Domain authority (DA) reflects the ranking strength of your website on Google, as measured by Moz, which looks at your link profile and a variety of other metrics. It's not from Google, like PageRank once was, but it's the closest you'll get to learning where your website stands for authority and is today's best measure of how you'll do on search for competitive keyword phrases.
It's not easy to elevate your DA quickly, and it's unlikely you'll increase it at all unless you continuously publish useful content and increase its reach across the various digital channels.
This year, my website's domain authority slowly climbed through the 40s, remained at 49 for several months, and recently reached 50 (on a scale of 1 - 100). While I often compete with more authoritative websites for search phrases, 50 is nothing to shake a stick at for a company of my size.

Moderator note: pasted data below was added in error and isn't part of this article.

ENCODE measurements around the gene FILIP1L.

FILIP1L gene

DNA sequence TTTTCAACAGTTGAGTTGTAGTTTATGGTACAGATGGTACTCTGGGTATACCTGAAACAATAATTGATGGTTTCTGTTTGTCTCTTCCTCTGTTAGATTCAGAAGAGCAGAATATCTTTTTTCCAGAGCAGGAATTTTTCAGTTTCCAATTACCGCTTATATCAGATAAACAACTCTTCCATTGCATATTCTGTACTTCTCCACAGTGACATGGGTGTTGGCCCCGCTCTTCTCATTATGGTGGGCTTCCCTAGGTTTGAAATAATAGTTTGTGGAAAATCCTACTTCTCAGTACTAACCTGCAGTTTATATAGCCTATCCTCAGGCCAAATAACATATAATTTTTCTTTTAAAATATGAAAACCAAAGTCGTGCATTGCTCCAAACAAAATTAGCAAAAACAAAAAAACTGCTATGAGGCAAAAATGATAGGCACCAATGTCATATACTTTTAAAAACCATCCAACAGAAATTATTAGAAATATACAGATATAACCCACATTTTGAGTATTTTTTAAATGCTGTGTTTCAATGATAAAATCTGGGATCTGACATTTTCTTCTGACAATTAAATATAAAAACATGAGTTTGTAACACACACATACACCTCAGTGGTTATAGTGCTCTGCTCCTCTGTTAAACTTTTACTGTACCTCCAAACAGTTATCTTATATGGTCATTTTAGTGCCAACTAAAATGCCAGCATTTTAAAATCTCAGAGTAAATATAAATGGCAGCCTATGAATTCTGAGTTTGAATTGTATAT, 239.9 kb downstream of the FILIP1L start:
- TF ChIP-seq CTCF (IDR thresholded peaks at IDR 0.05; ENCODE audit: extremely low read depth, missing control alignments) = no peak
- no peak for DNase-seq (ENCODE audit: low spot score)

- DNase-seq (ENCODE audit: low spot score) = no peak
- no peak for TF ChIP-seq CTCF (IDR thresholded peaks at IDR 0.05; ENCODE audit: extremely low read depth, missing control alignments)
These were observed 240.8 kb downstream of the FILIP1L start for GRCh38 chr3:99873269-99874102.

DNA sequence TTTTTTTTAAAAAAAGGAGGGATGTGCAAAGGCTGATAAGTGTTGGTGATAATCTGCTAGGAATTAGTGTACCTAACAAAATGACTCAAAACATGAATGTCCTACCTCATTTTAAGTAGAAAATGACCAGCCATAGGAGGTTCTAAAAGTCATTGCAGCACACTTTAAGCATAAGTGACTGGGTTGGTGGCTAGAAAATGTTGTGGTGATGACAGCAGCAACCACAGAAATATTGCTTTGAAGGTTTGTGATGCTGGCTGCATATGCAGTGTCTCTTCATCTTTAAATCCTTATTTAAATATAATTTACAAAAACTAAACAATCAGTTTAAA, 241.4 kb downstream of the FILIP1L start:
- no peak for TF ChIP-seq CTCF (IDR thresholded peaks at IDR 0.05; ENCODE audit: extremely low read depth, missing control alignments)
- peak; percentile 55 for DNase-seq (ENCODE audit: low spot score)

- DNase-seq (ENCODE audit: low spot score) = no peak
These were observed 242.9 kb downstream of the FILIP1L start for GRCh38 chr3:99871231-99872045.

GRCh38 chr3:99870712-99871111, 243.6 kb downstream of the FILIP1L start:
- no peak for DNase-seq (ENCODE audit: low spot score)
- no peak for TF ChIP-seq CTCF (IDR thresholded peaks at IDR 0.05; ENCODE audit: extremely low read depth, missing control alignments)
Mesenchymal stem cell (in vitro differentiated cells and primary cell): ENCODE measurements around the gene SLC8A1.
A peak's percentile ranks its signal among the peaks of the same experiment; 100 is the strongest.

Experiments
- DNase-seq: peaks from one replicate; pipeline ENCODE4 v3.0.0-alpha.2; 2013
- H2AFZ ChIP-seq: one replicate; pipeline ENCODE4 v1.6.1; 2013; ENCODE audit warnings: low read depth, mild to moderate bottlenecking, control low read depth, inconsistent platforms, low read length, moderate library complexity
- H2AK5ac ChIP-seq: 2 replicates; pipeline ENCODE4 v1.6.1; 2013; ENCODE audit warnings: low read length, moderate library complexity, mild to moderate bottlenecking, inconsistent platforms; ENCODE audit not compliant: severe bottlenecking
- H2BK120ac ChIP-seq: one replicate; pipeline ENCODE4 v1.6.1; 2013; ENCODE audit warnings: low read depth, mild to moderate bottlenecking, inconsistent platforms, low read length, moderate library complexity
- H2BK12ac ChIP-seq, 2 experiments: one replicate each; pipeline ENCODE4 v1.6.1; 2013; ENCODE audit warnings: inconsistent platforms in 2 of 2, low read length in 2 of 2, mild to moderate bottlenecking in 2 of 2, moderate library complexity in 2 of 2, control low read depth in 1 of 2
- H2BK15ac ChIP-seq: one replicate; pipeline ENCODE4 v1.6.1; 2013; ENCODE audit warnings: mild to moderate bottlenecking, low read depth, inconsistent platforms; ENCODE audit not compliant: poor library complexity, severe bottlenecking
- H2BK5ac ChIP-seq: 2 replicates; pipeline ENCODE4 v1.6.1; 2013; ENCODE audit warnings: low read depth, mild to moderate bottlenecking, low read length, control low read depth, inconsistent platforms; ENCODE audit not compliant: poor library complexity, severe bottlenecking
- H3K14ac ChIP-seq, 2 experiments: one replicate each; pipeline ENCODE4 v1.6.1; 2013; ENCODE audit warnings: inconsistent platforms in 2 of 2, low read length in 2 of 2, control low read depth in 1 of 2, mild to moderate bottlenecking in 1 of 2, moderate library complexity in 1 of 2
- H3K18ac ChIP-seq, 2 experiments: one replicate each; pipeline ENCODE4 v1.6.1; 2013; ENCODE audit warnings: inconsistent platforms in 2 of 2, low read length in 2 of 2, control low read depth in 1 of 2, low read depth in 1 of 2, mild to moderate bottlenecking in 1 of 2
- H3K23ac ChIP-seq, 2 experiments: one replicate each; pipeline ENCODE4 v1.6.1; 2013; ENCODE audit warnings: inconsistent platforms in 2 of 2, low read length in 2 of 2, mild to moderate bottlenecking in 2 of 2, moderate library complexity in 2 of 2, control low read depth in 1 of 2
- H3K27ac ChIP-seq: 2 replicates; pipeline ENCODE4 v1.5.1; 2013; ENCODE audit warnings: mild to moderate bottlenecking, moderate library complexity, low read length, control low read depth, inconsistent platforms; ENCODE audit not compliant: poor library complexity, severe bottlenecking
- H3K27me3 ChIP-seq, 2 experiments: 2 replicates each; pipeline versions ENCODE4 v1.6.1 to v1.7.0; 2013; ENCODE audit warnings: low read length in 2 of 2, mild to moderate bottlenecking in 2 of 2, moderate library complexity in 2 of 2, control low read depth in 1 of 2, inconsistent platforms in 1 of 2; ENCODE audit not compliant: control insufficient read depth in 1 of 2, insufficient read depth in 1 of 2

Your Alexa ranking is a number that attempts to report (it's estimated) where you stand in the race for traffic against every website in the world. If your Alexa ranking is 5, it means only 4 websites get more traffic.
In the past three months (the window Alexa reports), my Alexa ranking has risen 103,904 spots to reach a global rank of 228,206.
Your traffic numbers come from Google Analytics. They're not estimates. Theoretically, they're accurate. A visit is described as a "session." You can also look at "pageviews" or "unique pageviews." I prefer the latter, which eliminates the factor of a single page being viewed multiple times in a session.
Traffic numbers for Feldman Creative:
- I hit and passed the 10,000/month mark for the first time this year.
- In the past 30 days, my website has logged 10,613 sessions.
- For the year (to date), traffic increased by 14% vs. the prior year as measured by unique pageviews.
Traffic from search
The Google Analytics acquisition reports allows you to examine where your traffic comes from. Because a big portion of my efforts goes into creating blog posts that will rank in search, I like to monitor the number and, of course, see it go up.
- Search traffic for the year 2016 increased by 28% vs. the prior year.